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Game of Thrones: Episode 4 – Sons of Winter Review

Confronting Daenerys Stormborn of the House Targaryen, The First of Her Name, the Unburnt, Queen of the Andals, and the Rhoyner and the First Men, Khalessi of the Great Grass Sea, Breaker of Chains, and Mother of Dragons may be a foreboding task, and an absolute mouthful to boot, but Asher Forrester has just the right amount of gall to broach the tent of such a figurehead. This confrontation propels Telltale’s series further into the wider events of the Game of Throne’s universe, culminating in a plenitude of action scenes for not only the lone brother across the Narrow Sea, but for those back in Westeros as well. Rodrik, Asher and Gared’s plots are ramping up into something very special indeed, while Mira’s story is sadly confined once again to a mediocre thread that confuses, despite its colourful setting and a few standout characters.

Asher’s mission is complicated immensely by the episode’s opening scenes, as he must free the city of Mereen from a life of slavery for the aforementioned Daenerys. While the larger world that backs up the books and TV show is brought into considerable focus here, the plot never loses sight of what is most important: the Forrester family members and their close bonds with others. Tension brews quickly between Asher and his merc buddy Beskha at the thought of entering such a vile and monstrous locale. A brief scuffle breaks out between the pair the until her previous life as a tortured slave is revealed. Beskha is then involved in some truly pained moments after this declaration, showing that torment has bred beneath her tough exterior, allowing her character to develop through empathetic scenes for both you and Asher alike. These quiet riffs do not last long however, as the team conclude their chapter with some great stealth and action that is tense, exciting and surprisingly smooth despite the usual jerkiness of Telltale’s engine.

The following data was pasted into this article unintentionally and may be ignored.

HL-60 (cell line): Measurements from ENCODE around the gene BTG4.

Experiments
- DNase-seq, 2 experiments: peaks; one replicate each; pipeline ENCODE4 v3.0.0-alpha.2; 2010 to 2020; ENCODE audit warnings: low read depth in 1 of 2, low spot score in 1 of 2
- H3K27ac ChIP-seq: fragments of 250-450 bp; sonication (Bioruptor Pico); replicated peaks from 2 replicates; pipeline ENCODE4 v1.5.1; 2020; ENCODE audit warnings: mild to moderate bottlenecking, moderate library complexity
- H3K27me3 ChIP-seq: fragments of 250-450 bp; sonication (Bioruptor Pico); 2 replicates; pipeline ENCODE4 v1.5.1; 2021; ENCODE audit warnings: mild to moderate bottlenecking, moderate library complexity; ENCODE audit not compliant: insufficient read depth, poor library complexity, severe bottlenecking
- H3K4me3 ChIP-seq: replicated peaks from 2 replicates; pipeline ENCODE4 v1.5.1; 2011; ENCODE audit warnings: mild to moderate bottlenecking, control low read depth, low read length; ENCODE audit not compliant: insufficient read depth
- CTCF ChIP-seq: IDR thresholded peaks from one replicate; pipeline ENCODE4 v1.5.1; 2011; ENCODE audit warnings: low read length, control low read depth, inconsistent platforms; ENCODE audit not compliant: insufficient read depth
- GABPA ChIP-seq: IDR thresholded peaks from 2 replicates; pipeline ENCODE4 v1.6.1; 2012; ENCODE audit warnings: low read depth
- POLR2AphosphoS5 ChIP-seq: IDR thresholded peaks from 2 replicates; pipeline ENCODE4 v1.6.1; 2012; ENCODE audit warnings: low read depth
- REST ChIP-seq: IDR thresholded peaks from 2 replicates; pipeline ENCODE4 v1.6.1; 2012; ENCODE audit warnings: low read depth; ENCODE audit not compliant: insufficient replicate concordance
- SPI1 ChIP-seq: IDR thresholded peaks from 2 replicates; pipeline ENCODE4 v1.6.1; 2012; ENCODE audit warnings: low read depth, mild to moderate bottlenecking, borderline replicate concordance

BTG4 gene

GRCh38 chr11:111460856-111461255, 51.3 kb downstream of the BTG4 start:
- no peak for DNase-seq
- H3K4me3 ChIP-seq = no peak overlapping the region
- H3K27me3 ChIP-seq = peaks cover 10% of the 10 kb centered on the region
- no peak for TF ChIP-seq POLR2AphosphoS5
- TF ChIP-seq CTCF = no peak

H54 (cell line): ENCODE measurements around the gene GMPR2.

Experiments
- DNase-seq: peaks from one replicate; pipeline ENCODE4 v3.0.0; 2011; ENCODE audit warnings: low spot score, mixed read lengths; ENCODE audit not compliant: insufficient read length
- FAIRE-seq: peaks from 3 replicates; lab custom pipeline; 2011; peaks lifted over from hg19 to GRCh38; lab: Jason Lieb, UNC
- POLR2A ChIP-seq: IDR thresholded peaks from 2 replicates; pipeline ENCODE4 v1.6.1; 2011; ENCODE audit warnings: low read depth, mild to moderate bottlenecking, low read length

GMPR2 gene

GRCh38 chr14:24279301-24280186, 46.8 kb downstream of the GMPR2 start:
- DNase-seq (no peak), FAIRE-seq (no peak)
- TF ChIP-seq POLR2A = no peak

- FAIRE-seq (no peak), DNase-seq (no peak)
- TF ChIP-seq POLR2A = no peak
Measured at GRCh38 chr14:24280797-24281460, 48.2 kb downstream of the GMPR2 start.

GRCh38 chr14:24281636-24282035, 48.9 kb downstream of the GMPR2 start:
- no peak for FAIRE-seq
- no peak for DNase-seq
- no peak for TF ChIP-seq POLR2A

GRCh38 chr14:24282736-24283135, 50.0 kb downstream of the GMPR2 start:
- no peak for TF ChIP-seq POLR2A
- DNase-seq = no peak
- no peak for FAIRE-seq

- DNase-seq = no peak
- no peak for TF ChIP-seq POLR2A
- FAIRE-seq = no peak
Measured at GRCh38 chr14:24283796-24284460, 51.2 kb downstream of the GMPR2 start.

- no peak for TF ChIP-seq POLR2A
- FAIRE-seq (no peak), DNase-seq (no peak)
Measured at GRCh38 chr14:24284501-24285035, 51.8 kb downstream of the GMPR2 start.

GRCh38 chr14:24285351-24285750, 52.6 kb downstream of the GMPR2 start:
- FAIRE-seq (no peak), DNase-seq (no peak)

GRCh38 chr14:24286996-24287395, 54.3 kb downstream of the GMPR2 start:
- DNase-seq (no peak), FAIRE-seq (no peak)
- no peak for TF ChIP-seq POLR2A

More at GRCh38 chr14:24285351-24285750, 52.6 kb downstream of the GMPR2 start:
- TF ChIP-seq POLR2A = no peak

Asher’s bravery in the face of two dragons.

Continuing the trend of action and advancement, Rodrik’s strength is recuperating marvellously back at Ironwrath, spurring on his mission towards the reclamation of his home and honour. Pushed to breaking point by the loathsome Whitehills, Rodrik and his supporters are given a newfound spark of assertiveness in these chapters. Their strength is highlighted on multiple occasions, bringing about moments that are refreshingly positive, especially considering that these scenes have taken dark turns in past episodes. With a few well-placed decisions, the good guys are now winning their war against tyranny and progressing their narrative marvellously with force. The story in place amongst the Rodrik’s ilk is always one of great interaction, due to the sympathy that their down-trodden situation evokes and because of the anxiety-laden choices scattered throughout. Wanting the Forresters to succeed usually overrides all logical sense, but this time, when Rodrik asserts himself and smashes the vile Gryff in the face with his walking stick, you know that the correct path has been chosen. Celebratory moments abound in this portion of episode four, creating a number of chapters that are both deeply immersive and satisfying.